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State v. Barrows

Supreme Court of Montana

August 21, 2018

STATE OF MONTANA, Plaintiff and Appellee,
v.
CRAIG ALAN BARROWS, Defendant and Appellant.

          Argued and Submitted: June 27, 2018

          APPEAL FROM: District Court of the Nineteenth Judicial District, In and For the County of Lincoln, Cause No. DC 16-35 Honorable James B. Wheelis, Presiding Judge.

          For Appellant: Chad Wright, Appellate Defender, Alexander H. Pyle (argued), Assistant Appellate Defender, Helena, Montana

          For Appellee: Timothy C. Fox, Montana Attorney General, Tammy A. Hinderman (argued), Assistant Attorney General, Helena, Montana Marcia Boris, Lincoln County Attorney, Jeffrey Zwang, Deputy County Attorney, Libby, Montana

          OPINION

          Ingrid Gustafson Judge.

         ¶1 Following jury trial, Appellant Craig Barrows (Barrows) was convicted of three counts of felony assault with a weapon and two counts of felony criminal possession of dangerous drugs and sentenced to serve 30 years at the Montana State Prison. He appeals from the December 27, 2016 Judgment and Sentence of the 19th Judicial District Court, Lincoln County. We reverse in part, affirm in part, and remand for action consistent with this opinion.

         ¶2 We restate the issues on appeal as follows:

1. Whether plain error review of the District Court's mid-trial dismissal of a felony drug charge and subsequent re-instatement of that charge is appropriate in light of Barrows's right to avoid double jeopardy?
2. Whether the District Court violated Barrows's right to represent himself?
3. Whether the District Court's written judgment conforms with its oral pronouncement and statutory IT and prosecution surcharges?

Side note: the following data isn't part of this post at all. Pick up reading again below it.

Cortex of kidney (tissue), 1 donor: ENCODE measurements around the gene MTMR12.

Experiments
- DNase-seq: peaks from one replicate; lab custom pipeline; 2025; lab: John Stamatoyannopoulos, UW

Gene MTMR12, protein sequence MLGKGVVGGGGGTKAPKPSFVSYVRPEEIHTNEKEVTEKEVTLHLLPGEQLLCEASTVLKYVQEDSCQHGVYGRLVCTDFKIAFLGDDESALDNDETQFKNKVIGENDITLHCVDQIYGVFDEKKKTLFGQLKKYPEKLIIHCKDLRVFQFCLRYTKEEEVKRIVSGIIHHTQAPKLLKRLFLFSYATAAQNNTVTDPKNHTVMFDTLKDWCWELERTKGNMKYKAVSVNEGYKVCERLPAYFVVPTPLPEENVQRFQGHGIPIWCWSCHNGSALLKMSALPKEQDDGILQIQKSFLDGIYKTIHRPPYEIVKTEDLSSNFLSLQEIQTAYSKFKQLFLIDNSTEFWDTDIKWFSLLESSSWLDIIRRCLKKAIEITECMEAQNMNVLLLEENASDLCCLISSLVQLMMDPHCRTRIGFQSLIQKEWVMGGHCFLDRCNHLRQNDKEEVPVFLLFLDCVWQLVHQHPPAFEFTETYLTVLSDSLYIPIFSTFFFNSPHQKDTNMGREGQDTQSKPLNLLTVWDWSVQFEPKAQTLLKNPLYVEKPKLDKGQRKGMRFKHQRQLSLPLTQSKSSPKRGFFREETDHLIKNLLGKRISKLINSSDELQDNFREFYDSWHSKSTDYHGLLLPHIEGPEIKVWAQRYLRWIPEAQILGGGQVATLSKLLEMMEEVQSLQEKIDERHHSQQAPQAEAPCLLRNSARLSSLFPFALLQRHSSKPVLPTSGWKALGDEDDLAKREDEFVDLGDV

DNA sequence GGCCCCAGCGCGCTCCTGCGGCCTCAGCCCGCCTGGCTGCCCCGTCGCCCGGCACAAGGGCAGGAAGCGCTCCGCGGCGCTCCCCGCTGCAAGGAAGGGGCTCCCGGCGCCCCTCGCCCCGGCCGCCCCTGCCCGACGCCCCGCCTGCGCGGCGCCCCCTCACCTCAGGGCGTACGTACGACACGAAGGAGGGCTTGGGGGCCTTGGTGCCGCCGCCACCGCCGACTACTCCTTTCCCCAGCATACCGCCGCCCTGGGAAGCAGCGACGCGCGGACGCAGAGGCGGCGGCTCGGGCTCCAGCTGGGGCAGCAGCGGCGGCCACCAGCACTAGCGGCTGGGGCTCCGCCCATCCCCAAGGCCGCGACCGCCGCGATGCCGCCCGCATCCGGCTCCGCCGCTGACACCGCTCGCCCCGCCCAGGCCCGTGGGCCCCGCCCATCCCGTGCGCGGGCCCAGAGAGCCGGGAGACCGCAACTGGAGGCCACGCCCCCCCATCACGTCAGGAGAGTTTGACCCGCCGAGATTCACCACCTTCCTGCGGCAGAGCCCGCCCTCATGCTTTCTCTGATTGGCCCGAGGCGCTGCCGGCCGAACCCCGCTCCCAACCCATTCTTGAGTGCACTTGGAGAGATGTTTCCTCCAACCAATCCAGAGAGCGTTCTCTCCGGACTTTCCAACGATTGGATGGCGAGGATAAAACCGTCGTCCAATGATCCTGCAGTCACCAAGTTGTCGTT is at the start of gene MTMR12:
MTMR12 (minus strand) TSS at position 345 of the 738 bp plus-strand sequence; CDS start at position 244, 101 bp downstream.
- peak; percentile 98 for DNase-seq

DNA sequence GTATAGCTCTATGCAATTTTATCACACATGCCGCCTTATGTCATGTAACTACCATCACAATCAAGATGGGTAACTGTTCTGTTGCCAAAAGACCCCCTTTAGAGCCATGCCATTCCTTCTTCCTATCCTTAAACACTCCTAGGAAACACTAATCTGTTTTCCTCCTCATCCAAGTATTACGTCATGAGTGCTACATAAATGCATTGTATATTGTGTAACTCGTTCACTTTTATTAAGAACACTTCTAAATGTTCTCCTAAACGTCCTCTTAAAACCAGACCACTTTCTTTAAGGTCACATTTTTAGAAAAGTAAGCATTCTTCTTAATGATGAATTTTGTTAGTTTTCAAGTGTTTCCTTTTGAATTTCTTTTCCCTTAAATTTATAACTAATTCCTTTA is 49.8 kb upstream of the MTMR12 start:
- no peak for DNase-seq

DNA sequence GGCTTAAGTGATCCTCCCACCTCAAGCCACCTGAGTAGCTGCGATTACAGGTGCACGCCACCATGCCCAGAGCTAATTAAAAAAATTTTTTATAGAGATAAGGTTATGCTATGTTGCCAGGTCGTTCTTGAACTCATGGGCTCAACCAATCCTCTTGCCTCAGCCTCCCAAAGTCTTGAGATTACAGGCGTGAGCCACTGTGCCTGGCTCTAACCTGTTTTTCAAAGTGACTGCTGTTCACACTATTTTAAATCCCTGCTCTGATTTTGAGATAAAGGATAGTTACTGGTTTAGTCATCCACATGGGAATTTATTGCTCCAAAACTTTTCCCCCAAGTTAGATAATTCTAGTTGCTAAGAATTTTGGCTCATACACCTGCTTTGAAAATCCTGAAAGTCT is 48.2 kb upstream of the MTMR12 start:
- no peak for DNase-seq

FACTUAL AND PROCEDURAL BACKGROUND

         ¶3 Double Jeopardy. Barrows was charged with three counts of felony assault with a weapon and two counts of felony criminal possession of dangerous drugs. One of the drug possession charges involved possession of methamphetamine and the other involved possession of Lorazepam, a benzodiazepine. In the State's case-in-chief, the investigating officer testified he did not send the Lorazepam he collected to the State Crime Lab. Instead, the officer typed the number located on the pills into "Drugs.com," to identify the pills as Lorazepam. During a recess conference with the parties before the State rested, the District Court sua sponte told Barrows that his defense counsel "has basically made sure that you are not going to be convicted of Lorazepam possession because I am not going to give that as a charge." Upon resuming trial, the State rested without putting on any additional evidence. The District Court dismissed that charge, stating "I will dismiss the Lorazepam case. The Lorazepam charge is off."

         ¶4 Barrows then presented his defense and testified on his own behalf. The prosecutor asked Barrows whether he knew there was Lorazepam in the vehicle he was driving when he was arrested. Barrows testified that he did.

         ¶5 When settling jury instructions, the State proposed instructions relating to the Lorazepam charge. The court asked if the defense objected to the State's proposed instruction stating, "I wasn't going to give it but since he admitted it." Defense counsel did not object. The court explained, "And my reasoning for letting that Lorazepam in was I thought there might be some actual evidence but just looking it up on the internet isn't enough in my opinion." The jury found Barrows guilty of all charges, including possession of Lorazepam. Barrows was sentenced to twenty years each for the three assault with a weapon charges and five years each for the two criminal possession of dangerous drugs charges. The court ran each felony assault with a weapon sentence concurrently and the felony drug possession ...


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